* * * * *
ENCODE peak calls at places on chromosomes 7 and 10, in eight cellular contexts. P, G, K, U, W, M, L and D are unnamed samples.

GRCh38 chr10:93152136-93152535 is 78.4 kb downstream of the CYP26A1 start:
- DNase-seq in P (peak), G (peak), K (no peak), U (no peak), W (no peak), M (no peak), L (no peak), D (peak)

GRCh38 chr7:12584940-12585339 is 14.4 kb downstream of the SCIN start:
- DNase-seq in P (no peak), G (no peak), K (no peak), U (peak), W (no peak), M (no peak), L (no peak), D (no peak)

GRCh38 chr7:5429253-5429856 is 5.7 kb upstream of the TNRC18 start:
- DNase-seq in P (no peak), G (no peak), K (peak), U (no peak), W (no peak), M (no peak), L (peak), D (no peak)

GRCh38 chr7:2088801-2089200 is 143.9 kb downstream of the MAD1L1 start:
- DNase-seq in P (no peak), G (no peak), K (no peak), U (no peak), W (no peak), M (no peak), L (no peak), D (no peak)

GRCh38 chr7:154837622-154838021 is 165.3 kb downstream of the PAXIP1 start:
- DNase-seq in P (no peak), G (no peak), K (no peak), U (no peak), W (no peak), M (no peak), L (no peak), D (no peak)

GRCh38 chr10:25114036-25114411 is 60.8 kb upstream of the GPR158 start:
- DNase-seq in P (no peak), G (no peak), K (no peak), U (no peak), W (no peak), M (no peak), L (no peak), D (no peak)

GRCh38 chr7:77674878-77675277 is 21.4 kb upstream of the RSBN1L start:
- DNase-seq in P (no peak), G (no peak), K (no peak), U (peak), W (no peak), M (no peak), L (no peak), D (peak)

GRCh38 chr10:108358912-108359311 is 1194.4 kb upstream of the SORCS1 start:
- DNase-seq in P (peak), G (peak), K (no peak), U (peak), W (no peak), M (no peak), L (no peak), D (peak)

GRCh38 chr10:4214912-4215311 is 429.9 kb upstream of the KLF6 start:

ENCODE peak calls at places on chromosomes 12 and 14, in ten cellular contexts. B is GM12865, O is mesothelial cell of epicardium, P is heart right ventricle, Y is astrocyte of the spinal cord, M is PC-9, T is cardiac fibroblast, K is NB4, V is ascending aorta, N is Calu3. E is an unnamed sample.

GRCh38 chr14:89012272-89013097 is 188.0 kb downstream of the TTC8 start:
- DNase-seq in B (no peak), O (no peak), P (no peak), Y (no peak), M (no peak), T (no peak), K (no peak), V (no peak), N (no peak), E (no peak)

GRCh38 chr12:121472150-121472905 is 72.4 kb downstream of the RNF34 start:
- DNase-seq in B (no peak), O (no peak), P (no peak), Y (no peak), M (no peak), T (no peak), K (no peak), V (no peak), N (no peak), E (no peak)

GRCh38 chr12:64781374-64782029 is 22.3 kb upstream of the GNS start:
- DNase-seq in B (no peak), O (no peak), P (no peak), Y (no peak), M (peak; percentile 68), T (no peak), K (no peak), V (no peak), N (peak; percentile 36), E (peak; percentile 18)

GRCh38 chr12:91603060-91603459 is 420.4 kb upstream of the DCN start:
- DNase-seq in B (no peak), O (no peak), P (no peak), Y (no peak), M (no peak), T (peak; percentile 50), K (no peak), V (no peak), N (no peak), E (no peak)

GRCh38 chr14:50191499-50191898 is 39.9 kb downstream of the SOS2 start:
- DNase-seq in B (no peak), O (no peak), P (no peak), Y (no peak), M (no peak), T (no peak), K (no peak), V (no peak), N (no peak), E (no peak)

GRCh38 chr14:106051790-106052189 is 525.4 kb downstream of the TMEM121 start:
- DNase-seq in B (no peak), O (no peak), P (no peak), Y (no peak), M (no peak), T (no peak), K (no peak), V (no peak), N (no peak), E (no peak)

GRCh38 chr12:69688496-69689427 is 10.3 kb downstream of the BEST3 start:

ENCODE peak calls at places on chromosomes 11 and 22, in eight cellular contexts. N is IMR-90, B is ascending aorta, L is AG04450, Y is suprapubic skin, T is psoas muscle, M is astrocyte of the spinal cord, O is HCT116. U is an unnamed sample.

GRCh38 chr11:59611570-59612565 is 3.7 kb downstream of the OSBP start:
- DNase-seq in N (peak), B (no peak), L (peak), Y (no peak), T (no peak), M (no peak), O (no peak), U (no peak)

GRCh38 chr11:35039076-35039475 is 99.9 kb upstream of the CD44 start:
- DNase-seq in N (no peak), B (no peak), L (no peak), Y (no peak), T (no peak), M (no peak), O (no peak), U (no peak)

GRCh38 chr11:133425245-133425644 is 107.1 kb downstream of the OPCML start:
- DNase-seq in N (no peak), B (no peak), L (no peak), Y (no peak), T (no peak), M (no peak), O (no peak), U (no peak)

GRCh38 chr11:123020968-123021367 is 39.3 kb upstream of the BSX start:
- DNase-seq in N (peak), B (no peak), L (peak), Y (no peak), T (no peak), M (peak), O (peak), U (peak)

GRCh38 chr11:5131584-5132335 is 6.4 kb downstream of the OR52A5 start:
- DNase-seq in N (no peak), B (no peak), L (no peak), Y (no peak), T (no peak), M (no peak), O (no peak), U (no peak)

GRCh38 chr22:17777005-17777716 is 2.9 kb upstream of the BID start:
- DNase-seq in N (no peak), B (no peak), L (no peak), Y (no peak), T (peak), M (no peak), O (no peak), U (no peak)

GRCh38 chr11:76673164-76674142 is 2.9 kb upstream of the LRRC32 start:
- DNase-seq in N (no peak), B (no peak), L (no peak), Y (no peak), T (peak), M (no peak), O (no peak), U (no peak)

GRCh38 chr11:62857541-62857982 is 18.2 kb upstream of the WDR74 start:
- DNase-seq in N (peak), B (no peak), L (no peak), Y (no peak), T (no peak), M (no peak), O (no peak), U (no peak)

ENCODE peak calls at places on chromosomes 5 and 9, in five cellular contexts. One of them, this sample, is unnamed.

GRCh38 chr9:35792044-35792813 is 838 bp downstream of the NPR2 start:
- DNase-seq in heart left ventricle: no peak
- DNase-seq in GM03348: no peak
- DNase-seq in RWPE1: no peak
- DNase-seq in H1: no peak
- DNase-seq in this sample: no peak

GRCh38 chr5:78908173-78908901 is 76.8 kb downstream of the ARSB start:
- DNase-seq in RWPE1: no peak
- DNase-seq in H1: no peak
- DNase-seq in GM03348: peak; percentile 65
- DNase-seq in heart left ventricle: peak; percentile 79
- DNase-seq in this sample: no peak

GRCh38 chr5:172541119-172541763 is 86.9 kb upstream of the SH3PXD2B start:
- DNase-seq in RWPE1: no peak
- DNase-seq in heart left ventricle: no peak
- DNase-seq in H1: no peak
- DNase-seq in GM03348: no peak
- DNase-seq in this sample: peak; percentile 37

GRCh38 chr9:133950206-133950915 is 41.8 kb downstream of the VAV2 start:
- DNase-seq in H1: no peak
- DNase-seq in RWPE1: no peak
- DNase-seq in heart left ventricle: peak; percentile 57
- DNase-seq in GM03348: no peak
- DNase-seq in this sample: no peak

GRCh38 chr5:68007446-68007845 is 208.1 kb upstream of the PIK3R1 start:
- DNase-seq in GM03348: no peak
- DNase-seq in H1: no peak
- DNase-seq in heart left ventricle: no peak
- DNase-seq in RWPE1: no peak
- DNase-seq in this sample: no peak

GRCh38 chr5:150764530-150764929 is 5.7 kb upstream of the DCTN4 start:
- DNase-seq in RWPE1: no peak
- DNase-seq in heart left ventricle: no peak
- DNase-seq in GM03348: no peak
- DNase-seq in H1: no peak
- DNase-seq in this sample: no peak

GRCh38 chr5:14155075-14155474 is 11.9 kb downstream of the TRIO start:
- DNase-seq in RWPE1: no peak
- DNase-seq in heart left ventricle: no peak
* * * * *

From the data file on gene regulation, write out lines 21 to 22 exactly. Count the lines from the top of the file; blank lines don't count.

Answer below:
- DNase-seq in B (no peak), O (no peak), P (no peak), Y (no peak), M (no peak), T (no peak), K (no peak), V (no peak), N (no peak), E (no peak)

GRCh38 chr12:121472150-121472905 is 72.4 kb downstream of the RNF34 start: